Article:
IV. Naming Muddam Naming Salmon Naming The Most High
Immediately following upon the account of Creation beginning B'reshit, a second story is offered, both resonating with and differing from the first. The most important difference lies perhaps in how the Most High cries out to the heavenly court "lo tov!," "not good!," upon witnessing the first human, standing singular and alone on the face of the earth. A crisis is brewing in spite of all the "tovs," all the proclamations of the good that had ensued heretofore in Creation's first account. In the second account, the collapsing of tov into its negation moves the Creator to unusual measures.
To understand these one needs first to consider how in creating the human consumed in loneliness characteristic of the second account, the very dust of the ground must be gathered, formed, shaped into the facsimile of a living entity, before breath can be instilled in it by the inbreathing of the Most High who hovers above the inert form. As if to underline this fact, in the human's very being named as "Adam," better translated as “Muddam” or “Dustam” or "Eartham,” if you will, the very matter of the human creature's being of matter, that is of "earth/adamah" is given expression. This matter in turn is worked upon, animated, by the breath of the Most High, in the case of Muddam, and by the breath of Muddam in the case of the remaining living creatures. In the latter case, with the Most High standing behind Muddam, Muddam is brought before the newly-formed creatures to name each of them in its own kind through the power, the tov, the goodness of his human breath, namely, his speech. Only in this gesture can the creation of the animals, which began with the Most High fashioning them from out of the dust of the earth, be accomplished in its fullness. The verb here is i'caro, “to call,” which suggests the naming is not pronouncement, objective, named from afar, but a bringing near, a cultivation of proximity. The Most High started it, but Muddam finishes it. In this way, among others, the Most High provides consolation, provides reassurance, for the perilous state of Muddam's having been created. In all of this are refractions of the first story of creation, the one in which the Most High hovers above tohu v'bohu/.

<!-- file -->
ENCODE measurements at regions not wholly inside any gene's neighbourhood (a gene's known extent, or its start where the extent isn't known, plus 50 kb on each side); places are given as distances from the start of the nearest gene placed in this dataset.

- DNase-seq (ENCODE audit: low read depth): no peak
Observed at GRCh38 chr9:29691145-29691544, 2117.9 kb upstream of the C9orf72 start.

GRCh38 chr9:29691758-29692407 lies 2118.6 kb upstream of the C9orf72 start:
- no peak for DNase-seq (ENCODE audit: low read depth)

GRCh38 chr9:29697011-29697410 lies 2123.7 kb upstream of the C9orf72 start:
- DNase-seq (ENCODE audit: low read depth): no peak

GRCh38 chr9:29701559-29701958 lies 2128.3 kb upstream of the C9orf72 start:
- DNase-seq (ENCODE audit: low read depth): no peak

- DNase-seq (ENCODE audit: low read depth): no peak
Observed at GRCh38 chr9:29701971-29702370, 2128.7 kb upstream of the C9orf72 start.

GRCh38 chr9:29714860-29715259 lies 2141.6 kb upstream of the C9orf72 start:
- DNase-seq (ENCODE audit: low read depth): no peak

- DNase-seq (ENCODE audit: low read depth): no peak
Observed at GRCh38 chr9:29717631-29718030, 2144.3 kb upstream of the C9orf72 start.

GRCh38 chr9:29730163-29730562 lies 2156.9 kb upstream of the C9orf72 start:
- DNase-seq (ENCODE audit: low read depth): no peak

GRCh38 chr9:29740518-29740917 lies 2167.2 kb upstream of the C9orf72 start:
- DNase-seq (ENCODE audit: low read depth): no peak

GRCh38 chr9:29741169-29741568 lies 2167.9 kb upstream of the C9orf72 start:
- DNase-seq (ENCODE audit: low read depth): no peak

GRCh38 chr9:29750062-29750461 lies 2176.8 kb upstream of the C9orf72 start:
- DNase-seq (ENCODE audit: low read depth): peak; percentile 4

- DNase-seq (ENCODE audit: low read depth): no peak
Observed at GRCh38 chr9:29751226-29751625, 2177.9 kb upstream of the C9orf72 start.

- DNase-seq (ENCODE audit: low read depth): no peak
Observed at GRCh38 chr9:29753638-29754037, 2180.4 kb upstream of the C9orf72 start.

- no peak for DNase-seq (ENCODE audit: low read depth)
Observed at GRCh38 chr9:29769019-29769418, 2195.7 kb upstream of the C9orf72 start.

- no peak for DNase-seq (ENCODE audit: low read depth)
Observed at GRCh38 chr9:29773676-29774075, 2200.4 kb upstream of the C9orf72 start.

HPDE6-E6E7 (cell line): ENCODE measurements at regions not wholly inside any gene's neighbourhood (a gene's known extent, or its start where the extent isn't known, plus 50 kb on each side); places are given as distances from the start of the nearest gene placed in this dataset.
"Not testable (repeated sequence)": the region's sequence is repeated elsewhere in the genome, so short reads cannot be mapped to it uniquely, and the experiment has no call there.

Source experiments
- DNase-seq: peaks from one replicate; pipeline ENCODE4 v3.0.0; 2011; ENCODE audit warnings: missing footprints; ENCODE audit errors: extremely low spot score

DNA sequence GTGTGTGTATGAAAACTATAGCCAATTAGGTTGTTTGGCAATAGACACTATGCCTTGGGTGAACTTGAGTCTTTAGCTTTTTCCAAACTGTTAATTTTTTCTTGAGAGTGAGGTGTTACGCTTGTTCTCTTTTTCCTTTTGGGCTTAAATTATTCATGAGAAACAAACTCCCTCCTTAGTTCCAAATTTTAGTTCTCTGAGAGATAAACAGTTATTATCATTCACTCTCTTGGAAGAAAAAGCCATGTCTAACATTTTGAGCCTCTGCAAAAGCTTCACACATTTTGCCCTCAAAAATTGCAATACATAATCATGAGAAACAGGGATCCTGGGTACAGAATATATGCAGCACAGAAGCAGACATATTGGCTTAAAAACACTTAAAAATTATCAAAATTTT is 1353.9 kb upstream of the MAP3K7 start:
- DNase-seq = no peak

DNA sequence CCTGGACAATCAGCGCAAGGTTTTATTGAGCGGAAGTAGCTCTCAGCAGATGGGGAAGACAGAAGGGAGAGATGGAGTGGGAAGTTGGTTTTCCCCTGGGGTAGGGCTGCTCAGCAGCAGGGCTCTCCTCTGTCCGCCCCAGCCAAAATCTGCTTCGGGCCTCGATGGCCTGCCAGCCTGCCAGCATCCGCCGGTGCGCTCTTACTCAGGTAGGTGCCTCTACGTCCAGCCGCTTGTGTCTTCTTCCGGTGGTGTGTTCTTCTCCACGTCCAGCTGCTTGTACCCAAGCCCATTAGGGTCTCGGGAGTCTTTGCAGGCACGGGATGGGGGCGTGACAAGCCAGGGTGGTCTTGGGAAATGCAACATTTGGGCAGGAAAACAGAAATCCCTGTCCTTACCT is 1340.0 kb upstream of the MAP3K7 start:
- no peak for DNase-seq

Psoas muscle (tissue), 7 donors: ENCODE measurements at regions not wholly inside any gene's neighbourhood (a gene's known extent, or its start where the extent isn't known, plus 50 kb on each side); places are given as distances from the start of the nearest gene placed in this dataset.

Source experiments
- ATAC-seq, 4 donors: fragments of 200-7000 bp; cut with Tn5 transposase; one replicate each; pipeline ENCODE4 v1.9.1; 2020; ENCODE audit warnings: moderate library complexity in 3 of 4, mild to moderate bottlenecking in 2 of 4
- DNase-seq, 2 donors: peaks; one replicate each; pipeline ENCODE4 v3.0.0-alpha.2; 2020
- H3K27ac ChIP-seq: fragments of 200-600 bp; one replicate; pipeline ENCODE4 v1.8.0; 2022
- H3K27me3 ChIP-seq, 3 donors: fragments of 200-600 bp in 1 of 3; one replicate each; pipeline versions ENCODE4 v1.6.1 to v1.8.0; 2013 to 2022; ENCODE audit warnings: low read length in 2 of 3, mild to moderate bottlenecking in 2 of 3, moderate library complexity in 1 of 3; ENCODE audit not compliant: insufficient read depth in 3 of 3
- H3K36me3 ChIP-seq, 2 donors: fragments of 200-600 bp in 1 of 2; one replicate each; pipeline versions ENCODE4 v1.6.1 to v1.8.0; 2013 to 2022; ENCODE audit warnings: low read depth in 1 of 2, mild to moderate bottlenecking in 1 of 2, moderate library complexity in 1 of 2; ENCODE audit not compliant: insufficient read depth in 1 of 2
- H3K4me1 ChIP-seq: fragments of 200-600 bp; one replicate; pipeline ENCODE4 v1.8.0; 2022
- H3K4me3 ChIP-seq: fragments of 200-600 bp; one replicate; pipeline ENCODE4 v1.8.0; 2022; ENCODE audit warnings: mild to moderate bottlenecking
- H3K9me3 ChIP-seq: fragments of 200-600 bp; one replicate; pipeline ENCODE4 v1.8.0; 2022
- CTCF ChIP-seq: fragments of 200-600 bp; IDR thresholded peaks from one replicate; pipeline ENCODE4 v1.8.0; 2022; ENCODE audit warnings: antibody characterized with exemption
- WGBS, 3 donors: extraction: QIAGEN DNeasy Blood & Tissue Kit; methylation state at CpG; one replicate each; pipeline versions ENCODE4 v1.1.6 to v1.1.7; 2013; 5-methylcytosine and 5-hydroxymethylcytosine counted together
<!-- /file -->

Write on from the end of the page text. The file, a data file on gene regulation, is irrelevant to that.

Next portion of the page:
Even now the dog salmon of Kaasde Heeni, witnessed last August in their run on rainy days of diminishing sun in the northern reaches of the planet, even now these salmon are decaying in these words, even now eagles are ripping these words apart, rendering them unruly, a descent into shadows and confusion. This is to say, these words name salmon, even as the salmon insist on the impoverishment of all naming, on rendering these very words here and now creaturely in their attunement, words in search of company, of creaturely others to share the burden of creation, its inevitable lo tov, its affliction.
Here is encountered a naming that perhaps for a moment attends to the grandiose theorem of evolution as teleological development, of the unfolding of the manifold niches of creation as if it were a palace plotted out by an architect, even if the project is continually and currently under renovation. But troubling this teleology from within its very movement is mutation and inexactitude, morbidity and extinction, instability and loss. And did I mention everything creaturely is eating everything else that is creaturely in the process?
The Rabbis speculate: Because Muddam has named the animals, he is now capable of naming himself as Muddam. And because he now recognizes the humility of humus involved in his own naming, the Most HIgh feels free to ask him as well: "What is MY name." To which Muddam replies with the four-lettered-one, the four-spelled, the name not named, the name immediately translated in the mouth of the text's reader as "Adonai," as Lord. Rashi adds, in the naming of this name the quality of mercy is engaged. And in the naming of this name, it might be added, the salmon too are making their run.